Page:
The Mission Fire Fighters Association warned the City Council on Tuesday that Fire Chief Gilbert Sanchez had created a “toxic and hostile” workplace — and requested an investigation.
Firefighters are frustrated with Sanchez and Assistant Fire Chief Rene Alvarez, according to a letter from association President Robert Lopez to members of the City Council. The letter warned that morale had reached an “all-time low.”
“For that reason, and after much discussion and contemplation, Mission firefighters undertook a vote of no-confidence regarding Chief Sanchez and Assistant Fire Chief Alvarez,” according to a copy of the letter provided by the association. “According to the results of the vote, a large majority of our members have lost confidence in both chiefs.”
Reached on Tuesday afternoon, Sanchez referred a request for comment to City Manager Randy Perez. Media Relations Director Roxanne Lerma said Perez would not comment on personnel issues.
“It’s not a letter of: ‘Hey, we want them fired, we want them gone,’” Robert Lopez said. “We want to work with them.”
Tension between the association and management isn’t anything new in Mission.
In November 2016, when Fire Chief Rene Lopez Jr. retired, he wrote a brutally honest letter to then-City Manager Martin Garza.
“Your actions and words have made it clear that the Mission Firefighters Association (union) can override decisions of the fire chief regarding the operations of the department,” according to a copy of the letter released under the Texas Public Information Act. “You have given me 6 months to be more fiscal responsible and to curtail the actions of the union or else. It is difficult to work under these conditions so I must step aside.”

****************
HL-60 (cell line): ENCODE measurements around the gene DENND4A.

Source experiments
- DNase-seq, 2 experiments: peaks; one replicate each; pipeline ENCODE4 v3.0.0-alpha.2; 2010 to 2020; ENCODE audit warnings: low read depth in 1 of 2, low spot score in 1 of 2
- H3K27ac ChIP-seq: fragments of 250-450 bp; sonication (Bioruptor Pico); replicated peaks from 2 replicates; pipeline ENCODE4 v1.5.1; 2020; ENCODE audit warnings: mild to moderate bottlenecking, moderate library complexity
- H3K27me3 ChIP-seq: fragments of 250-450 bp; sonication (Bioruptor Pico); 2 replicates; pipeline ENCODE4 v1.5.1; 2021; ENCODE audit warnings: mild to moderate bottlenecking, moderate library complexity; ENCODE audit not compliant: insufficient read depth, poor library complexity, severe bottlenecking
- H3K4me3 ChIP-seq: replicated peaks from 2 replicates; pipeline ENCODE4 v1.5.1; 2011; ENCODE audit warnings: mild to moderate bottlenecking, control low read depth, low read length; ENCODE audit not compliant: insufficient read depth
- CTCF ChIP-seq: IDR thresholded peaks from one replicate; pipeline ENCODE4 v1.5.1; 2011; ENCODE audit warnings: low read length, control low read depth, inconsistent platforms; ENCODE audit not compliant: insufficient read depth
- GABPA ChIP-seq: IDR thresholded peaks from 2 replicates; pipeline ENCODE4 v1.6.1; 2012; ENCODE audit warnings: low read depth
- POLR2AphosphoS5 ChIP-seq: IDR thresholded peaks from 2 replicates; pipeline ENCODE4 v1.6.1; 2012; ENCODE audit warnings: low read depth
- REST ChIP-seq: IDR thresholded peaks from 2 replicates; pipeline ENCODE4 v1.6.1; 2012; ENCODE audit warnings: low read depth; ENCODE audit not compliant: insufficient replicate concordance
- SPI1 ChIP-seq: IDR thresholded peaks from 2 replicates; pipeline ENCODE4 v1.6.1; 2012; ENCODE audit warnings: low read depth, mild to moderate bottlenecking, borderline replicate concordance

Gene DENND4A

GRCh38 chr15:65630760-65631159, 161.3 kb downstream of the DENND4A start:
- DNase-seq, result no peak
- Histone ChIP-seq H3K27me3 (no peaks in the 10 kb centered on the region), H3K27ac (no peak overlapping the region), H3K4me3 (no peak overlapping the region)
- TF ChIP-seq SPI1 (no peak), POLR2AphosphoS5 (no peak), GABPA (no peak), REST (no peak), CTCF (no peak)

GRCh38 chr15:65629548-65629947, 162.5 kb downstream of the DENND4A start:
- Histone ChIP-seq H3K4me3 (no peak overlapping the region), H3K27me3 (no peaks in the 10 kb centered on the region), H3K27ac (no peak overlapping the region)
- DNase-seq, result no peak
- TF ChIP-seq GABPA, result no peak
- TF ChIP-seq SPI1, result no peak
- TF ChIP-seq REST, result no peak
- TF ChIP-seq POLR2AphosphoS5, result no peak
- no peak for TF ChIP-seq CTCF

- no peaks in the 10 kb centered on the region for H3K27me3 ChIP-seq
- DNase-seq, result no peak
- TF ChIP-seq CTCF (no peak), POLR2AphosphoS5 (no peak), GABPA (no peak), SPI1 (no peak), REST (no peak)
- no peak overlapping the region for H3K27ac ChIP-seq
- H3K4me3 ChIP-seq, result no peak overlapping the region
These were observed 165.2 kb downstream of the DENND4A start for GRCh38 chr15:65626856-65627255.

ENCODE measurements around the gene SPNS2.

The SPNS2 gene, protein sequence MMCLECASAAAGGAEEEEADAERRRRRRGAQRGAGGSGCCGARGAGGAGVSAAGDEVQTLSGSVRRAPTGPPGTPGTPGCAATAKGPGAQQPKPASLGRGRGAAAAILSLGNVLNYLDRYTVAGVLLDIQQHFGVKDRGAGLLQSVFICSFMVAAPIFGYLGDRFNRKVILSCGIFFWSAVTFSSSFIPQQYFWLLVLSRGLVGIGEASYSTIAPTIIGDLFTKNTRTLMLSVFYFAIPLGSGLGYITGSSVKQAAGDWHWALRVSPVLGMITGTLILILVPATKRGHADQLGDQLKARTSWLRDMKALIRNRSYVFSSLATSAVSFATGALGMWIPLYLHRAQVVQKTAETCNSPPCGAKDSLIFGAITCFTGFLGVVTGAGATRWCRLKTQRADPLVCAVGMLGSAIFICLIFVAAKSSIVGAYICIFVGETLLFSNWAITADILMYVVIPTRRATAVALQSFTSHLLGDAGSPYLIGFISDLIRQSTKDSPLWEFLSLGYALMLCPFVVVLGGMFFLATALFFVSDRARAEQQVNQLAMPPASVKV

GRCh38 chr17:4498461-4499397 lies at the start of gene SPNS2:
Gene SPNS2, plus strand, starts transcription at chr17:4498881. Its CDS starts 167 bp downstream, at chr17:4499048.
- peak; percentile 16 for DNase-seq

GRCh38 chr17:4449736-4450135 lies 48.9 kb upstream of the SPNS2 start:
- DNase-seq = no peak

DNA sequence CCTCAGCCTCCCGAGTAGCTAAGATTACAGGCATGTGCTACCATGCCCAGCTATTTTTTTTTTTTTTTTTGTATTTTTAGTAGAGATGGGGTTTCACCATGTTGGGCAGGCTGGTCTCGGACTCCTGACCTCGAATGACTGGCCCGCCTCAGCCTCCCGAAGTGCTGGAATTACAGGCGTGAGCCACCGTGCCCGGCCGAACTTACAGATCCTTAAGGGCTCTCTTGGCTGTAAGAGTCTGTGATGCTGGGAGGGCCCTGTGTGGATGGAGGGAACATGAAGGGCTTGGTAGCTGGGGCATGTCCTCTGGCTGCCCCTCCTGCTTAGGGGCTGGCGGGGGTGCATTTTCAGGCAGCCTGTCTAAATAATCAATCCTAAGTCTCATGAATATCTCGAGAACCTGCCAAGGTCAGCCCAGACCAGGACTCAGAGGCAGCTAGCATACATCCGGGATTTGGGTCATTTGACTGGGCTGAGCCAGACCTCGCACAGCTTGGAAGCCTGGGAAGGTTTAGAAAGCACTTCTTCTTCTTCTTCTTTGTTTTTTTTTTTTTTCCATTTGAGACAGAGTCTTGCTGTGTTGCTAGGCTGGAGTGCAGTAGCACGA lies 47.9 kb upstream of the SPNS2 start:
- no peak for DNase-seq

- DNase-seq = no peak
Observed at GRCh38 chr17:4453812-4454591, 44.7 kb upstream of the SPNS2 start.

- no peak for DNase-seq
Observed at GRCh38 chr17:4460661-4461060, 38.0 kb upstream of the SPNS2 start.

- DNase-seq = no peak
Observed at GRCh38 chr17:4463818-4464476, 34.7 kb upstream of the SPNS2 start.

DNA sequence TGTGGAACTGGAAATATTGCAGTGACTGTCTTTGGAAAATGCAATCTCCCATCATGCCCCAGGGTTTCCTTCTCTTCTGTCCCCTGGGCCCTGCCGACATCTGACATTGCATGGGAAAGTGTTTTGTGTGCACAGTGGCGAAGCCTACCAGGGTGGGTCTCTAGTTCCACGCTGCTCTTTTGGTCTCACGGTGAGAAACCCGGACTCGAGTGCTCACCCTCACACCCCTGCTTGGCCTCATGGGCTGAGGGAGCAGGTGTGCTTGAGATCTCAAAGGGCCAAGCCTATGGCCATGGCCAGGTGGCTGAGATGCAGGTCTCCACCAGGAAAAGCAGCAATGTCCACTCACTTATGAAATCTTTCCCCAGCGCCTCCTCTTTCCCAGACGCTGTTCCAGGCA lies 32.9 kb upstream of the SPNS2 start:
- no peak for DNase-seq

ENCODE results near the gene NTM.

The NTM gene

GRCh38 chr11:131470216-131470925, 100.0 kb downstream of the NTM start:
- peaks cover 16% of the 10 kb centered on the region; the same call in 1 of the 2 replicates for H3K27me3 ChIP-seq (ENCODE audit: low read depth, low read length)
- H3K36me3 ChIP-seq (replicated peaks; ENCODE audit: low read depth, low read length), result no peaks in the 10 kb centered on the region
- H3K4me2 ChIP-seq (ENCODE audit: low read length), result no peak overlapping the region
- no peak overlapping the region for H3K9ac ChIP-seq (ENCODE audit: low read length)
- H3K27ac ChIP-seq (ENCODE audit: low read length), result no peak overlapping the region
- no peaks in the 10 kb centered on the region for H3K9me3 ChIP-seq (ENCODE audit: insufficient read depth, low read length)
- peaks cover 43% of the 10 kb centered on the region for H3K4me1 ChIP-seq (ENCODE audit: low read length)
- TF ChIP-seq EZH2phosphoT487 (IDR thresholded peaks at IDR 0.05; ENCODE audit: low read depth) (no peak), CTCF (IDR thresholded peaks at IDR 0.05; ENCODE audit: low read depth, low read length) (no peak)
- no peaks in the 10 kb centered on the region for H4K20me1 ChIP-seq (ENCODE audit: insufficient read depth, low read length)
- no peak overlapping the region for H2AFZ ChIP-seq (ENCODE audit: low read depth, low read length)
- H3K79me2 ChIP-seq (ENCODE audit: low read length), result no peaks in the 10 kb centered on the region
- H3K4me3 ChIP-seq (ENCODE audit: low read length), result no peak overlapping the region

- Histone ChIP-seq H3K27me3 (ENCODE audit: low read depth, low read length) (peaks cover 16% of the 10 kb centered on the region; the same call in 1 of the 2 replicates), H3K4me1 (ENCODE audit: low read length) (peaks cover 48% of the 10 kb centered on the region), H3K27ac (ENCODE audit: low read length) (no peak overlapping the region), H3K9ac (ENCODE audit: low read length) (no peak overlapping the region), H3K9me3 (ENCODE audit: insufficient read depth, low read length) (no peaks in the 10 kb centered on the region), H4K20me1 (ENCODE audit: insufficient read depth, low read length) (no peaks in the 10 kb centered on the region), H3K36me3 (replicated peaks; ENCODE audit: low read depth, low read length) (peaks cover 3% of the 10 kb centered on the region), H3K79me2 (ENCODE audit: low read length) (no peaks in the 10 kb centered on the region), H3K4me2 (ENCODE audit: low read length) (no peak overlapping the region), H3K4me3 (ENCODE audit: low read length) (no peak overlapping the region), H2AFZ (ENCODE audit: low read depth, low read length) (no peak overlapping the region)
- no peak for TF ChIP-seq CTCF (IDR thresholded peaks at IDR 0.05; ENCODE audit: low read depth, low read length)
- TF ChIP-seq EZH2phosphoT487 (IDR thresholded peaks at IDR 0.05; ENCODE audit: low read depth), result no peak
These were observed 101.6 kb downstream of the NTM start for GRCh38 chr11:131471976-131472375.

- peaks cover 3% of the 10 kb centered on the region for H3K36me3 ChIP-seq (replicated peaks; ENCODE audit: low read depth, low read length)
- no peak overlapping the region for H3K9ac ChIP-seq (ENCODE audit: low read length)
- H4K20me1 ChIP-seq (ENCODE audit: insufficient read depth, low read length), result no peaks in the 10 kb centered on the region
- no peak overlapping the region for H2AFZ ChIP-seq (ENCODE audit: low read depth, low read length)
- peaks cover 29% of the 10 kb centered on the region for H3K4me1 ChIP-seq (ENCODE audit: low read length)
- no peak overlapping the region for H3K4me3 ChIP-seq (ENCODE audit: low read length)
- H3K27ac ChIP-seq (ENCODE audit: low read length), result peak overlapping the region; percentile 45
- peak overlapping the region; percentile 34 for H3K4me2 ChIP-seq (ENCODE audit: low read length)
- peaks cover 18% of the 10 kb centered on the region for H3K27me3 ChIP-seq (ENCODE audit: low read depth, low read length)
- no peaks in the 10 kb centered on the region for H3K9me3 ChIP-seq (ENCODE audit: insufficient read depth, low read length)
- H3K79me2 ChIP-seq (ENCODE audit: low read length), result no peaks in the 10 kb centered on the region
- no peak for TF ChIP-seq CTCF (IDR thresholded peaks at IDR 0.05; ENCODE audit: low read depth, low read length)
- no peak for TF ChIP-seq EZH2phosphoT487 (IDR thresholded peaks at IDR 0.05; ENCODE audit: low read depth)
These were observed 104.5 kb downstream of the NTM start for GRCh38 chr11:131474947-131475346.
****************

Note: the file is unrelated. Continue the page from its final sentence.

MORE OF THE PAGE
After he resigned, the city hired Sanchez.
“I’ll give it to Chief Sanchez, he inherited a downward spiral,” Robert Lopez said. “And he’s been trying to dig himself out of this hole.”
Firefighters only held a vote of no confidence after talks with management failed, Robert Lopez said, adding that members of the association just want a better work environment.
Members of the association voted Monday.
More than 90% said they had no confidence in Sanchez and Alvarez, according to information released by the association, which didn’t provide exact numbers. Some members abstained, but not a single member voiced confidence in Sanchez or Alvarez.
“And there are frustrations from the firefighters all the way up to the deputy chiefs,” Robert Lopez said.
Firefighters remain passionate about every aspect of the job, but management is killing morale, Robert Lopez said. Even the promise of overtime pay isn’t enough for some firefighters to pick up extra shifts.
“They call for overtime. Nobody wants to come in,” Robert Lopez said. “They’re fed up with it.”
Mayor Armando “Doc” O’caña said he referred the matter to the city manager.
“My position is very simple,” O’caña said. “I think they’re addressing the chief and the assistant chief. From my office, that’s a personnel issue.”
The city manager will perform fact-finding and, if necessary, provide the City Council with updates, O’caña said, adding that the city manager would be collecting information, not conducting an investigation.
Mission purchased new equipment for firefighters, including three new trucks and seven new vehicles, O’caña said. The city also built new fire stations to keep up with growth.
If there’s a problem, O’caña said, it’s not with resources.
“So it has to be a personnel issue,” O’caña said, “between the union and the chief.”